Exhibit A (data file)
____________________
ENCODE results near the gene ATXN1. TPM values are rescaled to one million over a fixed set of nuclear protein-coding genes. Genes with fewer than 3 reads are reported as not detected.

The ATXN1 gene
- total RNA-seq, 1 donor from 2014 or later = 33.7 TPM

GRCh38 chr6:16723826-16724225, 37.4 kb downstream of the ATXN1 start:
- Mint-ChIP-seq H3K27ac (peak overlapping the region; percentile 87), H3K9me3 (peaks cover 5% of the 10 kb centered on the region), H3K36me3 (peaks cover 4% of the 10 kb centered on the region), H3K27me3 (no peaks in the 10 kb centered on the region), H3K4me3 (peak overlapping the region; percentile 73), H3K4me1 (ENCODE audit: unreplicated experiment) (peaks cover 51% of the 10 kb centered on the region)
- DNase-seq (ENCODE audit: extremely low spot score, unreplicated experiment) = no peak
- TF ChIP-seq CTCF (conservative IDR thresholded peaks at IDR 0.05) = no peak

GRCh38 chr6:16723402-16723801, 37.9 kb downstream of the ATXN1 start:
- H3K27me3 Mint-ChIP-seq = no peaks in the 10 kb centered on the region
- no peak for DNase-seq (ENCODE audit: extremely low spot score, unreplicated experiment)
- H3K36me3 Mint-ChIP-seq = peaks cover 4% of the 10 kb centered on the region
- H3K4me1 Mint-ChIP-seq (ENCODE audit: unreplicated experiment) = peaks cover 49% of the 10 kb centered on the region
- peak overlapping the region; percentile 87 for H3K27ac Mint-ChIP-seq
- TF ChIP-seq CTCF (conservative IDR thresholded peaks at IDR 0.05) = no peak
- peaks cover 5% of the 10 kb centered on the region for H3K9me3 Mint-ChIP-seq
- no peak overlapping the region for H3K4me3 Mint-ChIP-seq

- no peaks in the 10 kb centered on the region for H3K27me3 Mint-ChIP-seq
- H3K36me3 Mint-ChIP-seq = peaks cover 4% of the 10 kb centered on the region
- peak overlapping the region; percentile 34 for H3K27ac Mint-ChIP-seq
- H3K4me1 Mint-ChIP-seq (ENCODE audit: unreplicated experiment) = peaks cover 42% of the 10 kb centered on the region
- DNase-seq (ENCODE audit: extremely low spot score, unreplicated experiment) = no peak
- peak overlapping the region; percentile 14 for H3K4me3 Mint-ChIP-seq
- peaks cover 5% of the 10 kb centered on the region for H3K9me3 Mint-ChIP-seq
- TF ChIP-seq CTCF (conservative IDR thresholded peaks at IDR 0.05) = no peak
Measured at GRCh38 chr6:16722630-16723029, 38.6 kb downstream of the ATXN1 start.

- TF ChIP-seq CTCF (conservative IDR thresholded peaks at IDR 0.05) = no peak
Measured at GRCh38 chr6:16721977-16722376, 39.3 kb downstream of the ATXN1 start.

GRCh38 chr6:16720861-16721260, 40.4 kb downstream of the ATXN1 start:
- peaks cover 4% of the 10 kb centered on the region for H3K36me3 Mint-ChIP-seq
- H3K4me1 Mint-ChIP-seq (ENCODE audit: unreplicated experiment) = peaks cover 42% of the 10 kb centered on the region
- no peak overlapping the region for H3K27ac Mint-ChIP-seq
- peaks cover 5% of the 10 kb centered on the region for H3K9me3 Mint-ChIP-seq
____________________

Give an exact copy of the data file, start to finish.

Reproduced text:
ENCODE results near the gene ATXN1. TPM values are rescaled to one million over a fixed set of nuclear protein-coding genes. Genes with fewer than 3 reads are reported as not detected.

The ATXN1 gene
- total RNA-seq, 1 donor from 2014 or later = 33.7 TPM

GRCh38 chr6:16723826-16724225, 37.4 kb downstream of the ATXN1 start:
- Mint-ChIP-seq H3K27ac (peak overlapping the region; percentile 87), H3K9me3 (peaks cover 5% of the 10 kb centered on the region), H3K36me3 (peaks cover 4% of the 10 kb centered on the region), H3K27me3 (no peaks in the 10 kb centered on the region), H3K4me3 (peak overlapping the region; percentile 73), H3K4me1 (ENCODE audit: unreplicated experiment) (peaks cover 51% of the 10 kb centered on the region)
- DNase-seq (ENCODE audit: extremely low spot score, unreplicated experiment) = no peak
- TF ChIP-seq CTCF (conservative IDR thresholded peaks at IDR 0.05) = no peak

GRCh38 chr6:16723402-16723801, 37.9 kb downstream of the ATXN1 start:
- H3K27me3 Mint-ChIP-seq = no peaks in the 10 kb centered on the region
- no peak for DNase-seq (ENCODE audit: extremely low spot score, unreplicated experiment)
- H3K36me3 Mint-ChIP-seq = peaks cover 4% of the 10 kb centered on the region
- H3K4me1 Mint-ChIP-seq (ENCODE audit: unreplicated experiment) = peaks cover 49% of the 10 kb centered on the region
- peak overlapping the region; percentile 87 for H3K27ac Mint-ChIP-seq
- TF ChIP-seq CTCF (conservative IDR thresholded peaks at IDR 0.05) = no peak
- peaks cover 5% of the 10 kb centered on the region for H3K9me3 Mint-ChIP-seq
- no peak overlapping the region for H3K4me3 Mint-ChIP-seq

- no peaks in the 10 kb centered on the region for H3K27me3 Mint-ChIP-seq
- H3K36me3 Mint-ChIP-seq = peaks cover 4% of the 10 kb centered on the region
- peak overlapping the region; percentile 34 for H3K27ac Mint-ChIP-seq
- H3K4me1 Mint-ChIP-seq (ENCODE audit: unreplicated experiment) = peaks cover 42% of the 10 kb centered on the region
- DNase-seq (ENCODE audit: extremely low spot score, unreplicated experiment) = no peak
- peak overlapping the region; percentile 14 for H3K4me3 Mint-ChIP-seq
- peaks cover 5% of the 10 kb centered on the region for H3K9me3 Mint-ChIP-seq
- TF ChIP-seq CTCF (conservative IDR thresholded peaks at IDR 0.05) = no peak
Measured at GRCh38 chr6:16722630-16723029, 38.6 kb downstream of the ATXN1 start.

- TF ChIP-seq CTCF (conservative IDR thresholded peaks at IDR 0.05) = no peak
Measured at GRCh38 chr6:16721977-16722376, 39.3 kb downstream of the ATXN1 start.

GRCh38 chr6:16720861-16721260, 40.4 kb downstream of the ATXN1 start:
- peaks cover 4% of the 10 kb centered on the region for H3K36me3 Mint-ChIP-seq
- H3K4me1 Mint-ChIP-seq (ENCODE audit: unreplicated experiment) = peaks cover 42% of the 10 kb centered on the region
- no peak overlapping the region for H3K27ac Mint-ChIP-seq
- peaks cover 5% of the 10 kb centered on the region for H3K9me3 Mint-ChIP-seq